Senate Finance Committee Holds Hearing on Rural Health. On May 17, the Senate Finance Health Care Subcommittee met to discuss improving healthcare access in rural communities. The hearing focused on challenges and benefits faced by healthcare organizations and physicians serving rural areas, and explored potential solutions to bridge the healthcare coverage gap. Senators and witnesses noted that rural communities face significant challenges in accessing healthcare, including limited access to providers, long travel distances and the closure of rural hospitals. The discussion covered provider shortages, infrastructure decline, the significance of telehealth access, the role of value-based care models, and the necessity for policy strategies that consider the unique challenges and assets of rural America.
Senate HELP Committee Holds Hearing on Mental Health and Substance Use Disorder Care. On May 17, the Senate HELP Primary Health & Retirement Subcommittee examined the gaps in access to mental health and substance use disorder care. The hearing explored solutions aimed at improving access and increasing continuity of care through community-based solutions. The subcommittee focused especially on the fentanyl crisis, youth mental health, and issues faced by rural communities when accessing behavioral and mental health care. There was bipartisan consensus on the importance of finding solutions and addressing the current mental health crisis. The witnesses also noted integrated care teams and a continuum of care as important ways to address mental healthcare needs.
Senate Homeland Security & Governmental Affairs Committee Holds Hearing on Healthcare Denials in MA. On May 17, the Senate Homeland Security & Governmental Affairs Permanent Subcommittee on Investigations met to discuss healthcare denials and delays in MA. The hearing focused on issues related to prior authorization and plan transparency with regard to its use. Some members and witnesses noted that many MA plans use third-party companies with algorithms to accept or deny claims. The Senators in attendance agreed that greater oversight is necessary to understand how these algorithms work. On the other side of the Capitol, House Energy and Commerce Republicans wrote to Cigna about press reports that the company uses automation and artificial intelligence technologies to deny claims.
CMS Updates COVID-19 PHE FAQ Page. On May 12, the Centers for Medicare and Medicaid Services (CMS) issued an updated frequently asked questions document on the end of the COVID-19 public health emergency (PHE). This update includes several new questions under both the Medicare and private insurance sections of the document. CMS is continuing to update the COVID-19 resource page, which includes fact sheets on various issues related to the end of the PHE.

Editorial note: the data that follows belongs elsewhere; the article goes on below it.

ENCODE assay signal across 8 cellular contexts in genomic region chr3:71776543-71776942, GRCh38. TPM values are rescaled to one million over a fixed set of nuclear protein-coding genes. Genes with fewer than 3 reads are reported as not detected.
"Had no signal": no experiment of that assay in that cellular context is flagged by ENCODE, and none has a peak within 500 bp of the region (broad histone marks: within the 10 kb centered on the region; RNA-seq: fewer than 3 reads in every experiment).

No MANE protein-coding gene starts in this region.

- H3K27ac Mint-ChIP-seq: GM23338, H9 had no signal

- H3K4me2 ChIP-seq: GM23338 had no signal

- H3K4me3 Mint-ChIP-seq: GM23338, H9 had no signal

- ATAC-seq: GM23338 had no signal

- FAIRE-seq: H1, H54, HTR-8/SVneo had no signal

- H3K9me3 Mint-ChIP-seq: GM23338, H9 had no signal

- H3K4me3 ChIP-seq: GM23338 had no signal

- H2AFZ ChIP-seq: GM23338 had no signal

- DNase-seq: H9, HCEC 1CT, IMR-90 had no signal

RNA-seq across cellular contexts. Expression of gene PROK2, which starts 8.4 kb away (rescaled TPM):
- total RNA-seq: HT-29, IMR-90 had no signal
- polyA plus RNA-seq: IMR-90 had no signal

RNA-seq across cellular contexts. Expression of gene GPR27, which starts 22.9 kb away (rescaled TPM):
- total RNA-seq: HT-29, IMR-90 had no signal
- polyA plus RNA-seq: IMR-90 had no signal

Our team continues to monitor the transition out of the PHE and will provide additional updates as further information is released.
Biden Administration Aims to Streamline School Medicaid Billing. On May 18, the US Department of Education released a notice of proposed rulemaking under the Individuals with Disabilities Education Act that would streamline consent provisions when billing for Medicaid services provided through a student's individualized education program. This would result in a uniform process applicable to all Medicaid-enrolled children, regardless of disability.
Additionally, the US Department of Health and Human Services, through CMS, released a comprehensive guide for Medicaid school-based services to make it easier for schools to deliver and receive payment for healthcare services to millions of eligible students. The guide outlines flexibilities states can adopt to make it easier for schools to get paid for critical school-based health and behavioral health services delivered to children enrolled in Medicaid and the Children's Health Insurance Program, which together provide health coverage to more than half of all children in the United States. A CMS press release can be found here, and a fact sheet on the guide can be found here.
FTC Aims to Tighten Regulation of Health Data Privacy Online. On May 18, the Federal Trade Commission (FTC) released a notice of proposed rulemaking seeking comment on proposed changes to the health breach notification rule. The proposed regulations aim to clarify how the rule applies to health apps and other digital health tools that do not fall under HIPAA, the federal health privacy law that governs data protection by health plans and providers. The proposed changes to the rule come as business practices and technological developments increase both the amount of health data collected from consumers and the incentive for companies to use or disclose that sensitive data for marketing and other purposes. The public will have 60 days after the notice is published in the Federal Register to submit comments on the proposed changes. The FTC press release on the notice can be found here.